ALBANY – A bill introduced by Sen. George Borrello (S.7048) to reimburse municipalities and law enforcement agencies for canine officer health costs has passed the New York State Senate Codes Committee.
The legislation, the Canine Officer Health Monitoring Fund, would also establish a system to collect canine officer health data.
“The national Officer Down Memorial Page lists 357 canine officers killed in the line of duty. Gunshot wounds are listed as the most common cause of death,” Sen. Borrello said. “These highly trained canine officers serve side-by-side with their fellow law enforcement officers and face the same risks. Canine officers provide invaluable service to their communities including explosive detection, drug detection and search and rescue.
“In my own district, the late Jamestown Police Department K9 Mitchell was stabbed under the jaw and grievously wounded by a homicide suspect in 2016. Only the quick, lifesaving action of his handler and treatment at an animal hospital saved his life. Mitchell returned to duty, but sadly passed away in February from cancer.”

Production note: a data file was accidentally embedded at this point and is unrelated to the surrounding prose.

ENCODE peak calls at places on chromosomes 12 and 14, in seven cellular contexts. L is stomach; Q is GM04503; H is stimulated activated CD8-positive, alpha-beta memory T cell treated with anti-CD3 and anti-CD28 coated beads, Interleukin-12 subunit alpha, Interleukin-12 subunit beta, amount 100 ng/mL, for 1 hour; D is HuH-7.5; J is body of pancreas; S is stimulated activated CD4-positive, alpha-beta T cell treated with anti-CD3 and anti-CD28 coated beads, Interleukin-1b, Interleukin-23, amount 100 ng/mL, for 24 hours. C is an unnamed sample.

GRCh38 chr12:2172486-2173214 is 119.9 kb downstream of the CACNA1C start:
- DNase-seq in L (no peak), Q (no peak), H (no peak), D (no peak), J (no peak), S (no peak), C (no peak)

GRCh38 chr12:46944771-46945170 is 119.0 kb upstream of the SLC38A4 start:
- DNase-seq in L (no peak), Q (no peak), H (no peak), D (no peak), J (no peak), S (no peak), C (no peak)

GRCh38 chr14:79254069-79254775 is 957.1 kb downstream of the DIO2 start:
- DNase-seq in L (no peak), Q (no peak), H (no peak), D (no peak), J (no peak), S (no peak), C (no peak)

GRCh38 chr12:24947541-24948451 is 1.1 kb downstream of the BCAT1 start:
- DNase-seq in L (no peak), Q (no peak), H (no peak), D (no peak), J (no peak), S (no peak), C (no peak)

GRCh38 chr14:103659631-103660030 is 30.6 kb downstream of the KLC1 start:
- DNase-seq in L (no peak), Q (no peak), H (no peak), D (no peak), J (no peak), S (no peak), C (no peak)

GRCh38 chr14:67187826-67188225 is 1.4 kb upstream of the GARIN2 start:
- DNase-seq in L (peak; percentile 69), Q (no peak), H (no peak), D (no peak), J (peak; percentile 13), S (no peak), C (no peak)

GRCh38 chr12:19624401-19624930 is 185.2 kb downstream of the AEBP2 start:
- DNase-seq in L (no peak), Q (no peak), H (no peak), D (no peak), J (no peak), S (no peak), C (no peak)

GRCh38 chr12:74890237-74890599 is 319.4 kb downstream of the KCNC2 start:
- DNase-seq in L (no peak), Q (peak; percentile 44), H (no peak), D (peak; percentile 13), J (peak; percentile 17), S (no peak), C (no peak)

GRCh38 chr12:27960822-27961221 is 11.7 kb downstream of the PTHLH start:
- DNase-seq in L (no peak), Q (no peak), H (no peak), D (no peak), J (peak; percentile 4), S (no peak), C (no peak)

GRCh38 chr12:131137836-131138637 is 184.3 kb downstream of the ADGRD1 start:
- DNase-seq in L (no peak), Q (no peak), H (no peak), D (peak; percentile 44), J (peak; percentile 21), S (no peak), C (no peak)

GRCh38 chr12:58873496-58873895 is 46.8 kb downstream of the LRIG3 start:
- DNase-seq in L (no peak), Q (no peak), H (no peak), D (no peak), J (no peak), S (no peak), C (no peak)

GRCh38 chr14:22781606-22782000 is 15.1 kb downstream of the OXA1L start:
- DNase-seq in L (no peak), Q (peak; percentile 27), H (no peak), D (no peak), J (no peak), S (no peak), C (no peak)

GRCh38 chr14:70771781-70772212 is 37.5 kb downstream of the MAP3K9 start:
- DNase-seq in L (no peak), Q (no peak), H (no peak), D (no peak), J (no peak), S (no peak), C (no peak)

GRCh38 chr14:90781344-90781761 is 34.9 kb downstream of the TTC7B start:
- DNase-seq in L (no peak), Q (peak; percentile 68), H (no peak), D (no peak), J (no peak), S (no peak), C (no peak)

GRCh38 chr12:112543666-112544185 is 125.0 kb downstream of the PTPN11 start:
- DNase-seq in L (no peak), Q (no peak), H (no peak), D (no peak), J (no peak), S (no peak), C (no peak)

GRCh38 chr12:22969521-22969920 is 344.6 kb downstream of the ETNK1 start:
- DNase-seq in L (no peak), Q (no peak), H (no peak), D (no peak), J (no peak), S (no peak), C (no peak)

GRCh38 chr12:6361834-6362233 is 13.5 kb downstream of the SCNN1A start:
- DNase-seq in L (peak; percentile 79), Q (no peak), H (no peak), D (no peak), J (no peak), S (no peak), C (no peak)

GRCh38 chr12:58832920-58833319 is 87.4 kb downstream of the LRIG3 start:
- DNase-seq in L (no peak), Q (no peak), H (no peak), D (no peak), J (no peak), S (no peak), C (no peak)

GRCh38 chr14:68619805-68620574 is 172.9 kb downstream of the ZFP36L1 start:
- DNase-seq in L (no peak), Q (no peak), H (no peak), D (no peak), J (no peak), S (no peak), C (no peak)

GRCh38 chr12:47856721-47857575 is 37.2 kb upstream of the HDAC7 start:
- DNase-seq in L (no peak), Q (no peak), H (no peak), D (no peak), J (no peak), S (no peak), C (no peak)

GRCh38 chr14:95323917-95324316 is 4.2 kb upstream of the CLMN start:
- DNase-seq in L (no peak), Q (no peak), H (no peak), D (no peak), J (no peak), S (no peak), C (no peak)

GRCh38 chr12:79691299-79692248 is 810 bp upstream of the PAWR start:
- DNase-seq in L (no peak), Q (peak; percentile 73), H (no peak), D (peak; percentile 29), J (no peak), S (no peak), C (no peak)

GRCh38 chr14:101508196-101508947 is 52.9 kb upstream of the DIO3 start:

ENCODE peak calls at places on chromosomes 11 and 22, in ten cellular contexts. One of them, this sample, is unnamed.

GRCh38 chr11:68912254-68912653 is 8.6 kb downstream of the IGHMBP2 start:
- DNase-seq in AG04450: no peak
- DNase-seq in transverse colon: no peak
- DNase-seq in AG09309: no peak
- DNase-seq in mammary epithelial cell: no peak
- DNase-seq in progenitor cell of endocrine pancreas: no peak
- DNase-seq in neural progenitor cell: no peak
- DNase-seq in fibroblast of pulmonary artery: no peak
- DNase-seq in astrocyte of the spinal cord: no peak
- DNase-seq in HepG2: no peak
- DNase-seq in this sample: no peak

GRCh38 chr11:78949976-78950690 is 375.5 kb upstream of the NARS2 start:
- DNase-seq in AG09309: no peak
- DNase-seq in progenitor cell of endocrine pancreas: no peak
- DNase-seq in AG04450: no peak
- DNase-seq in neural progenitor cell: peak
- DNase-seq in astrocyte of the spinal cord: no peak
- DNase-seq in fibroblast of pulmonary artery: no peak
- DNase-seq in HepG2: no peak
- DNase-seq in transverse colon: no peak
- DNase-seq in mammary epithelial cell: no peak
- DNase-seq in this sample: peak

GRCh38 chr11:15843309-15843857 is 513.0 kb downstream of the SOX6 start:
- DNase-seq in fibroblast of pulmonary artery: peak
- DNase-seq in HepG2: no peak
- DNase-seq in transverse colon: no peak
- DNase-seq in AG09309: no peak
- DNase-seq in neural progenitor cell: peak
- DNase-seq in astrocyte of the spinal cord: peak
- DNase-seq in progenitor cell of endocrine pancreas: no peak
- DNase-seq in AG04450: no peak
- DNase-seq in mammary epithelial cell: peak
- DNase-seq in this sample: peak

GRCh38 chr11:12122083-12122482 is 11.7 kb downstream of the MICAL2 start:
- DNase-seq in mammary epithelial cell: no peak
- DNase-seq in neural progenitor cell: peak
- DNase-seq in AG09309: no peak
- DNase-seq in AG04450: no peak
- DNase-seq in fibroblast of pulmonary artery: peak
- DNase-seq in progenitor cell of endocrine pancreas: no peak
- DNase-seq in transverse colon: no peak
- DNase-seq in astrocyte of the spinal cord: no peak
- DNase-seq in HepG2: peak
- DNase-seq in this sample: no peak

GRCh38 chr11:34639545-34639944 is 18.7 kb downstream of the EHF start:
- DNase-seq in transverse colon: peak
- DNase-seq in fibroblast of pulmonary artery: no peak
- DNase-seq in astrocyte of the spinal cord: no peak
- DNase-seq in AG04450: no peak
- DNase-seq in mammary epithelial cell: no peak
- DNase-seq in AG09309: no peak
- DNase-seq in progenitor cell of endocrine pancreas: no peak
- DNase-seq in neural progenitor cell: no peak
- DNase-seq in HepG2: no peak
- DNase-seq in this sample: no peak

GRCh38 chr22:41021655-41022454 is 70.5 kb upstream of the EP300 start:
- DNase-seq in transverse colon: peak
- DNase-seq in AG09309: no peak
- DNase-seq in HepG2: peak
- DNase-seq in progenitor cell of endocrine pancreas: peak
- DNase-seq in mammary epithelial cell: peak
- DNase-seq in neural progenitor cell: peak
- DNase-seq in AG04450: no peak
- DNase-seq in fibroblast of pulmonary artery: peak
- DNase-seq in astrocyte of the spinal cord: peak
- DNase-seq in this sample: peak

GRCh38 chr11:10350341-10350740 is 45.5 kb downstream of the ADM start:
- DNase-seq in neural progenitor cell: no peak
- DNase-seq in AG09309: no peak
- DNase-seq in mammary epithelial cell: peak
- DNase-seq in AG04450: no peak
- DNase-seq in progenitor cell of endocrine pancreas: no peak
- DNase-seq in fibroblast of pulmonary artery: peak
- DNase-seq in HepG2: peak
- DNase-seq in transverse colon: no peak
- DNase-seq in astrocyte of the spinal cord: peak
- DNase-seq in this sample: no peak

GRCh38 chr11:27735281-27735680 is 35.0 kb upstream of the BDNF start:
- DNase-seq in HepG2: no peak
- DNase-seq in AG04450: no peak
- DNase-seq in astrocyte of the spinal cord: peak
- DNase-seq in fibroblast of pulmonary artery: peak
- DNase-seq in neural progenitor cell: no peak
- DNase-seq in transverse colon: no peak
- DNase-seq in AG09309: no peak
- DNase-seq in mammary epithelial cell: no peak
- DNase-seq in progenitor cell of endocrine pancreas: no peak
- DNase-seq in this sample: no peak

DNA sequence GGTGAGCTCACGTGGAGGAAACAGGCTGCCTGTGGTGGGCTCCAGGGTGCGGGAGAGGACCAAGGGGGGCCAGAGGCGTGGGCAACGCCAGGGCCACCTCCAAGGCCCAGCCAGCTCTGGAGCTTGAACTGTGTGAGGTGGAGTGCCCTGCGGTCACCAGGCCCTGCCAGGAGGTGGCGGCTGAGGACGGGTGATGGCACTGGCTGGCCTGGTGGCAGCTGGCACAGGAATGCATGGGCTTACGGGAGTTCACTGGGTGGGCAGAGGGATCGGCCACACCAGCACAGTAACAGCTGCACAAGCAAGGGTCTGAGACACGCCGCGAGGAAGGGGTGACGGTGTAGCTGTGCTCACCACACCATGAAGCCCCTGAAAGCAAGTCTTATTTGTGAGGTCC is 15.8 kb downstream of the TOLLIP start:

In 2017, the U.S. Drug Enforcement Administration warned law enforcement agencies that canine officers on drug detection duty face injury and death by the inhalation of synthetic opioids such as fentanyl.
“Because they are considered the property/personnel of their department or handler, canine officer health care isn’t covered and no large-scale studies to improve the health and safety of canine officers exists,” Sen. Borrello said. “This legislation will remedy that oversight. We have a responsibility to provide canine officers and their agencies with the support they need as part of the overall dedication we have for those who serve.”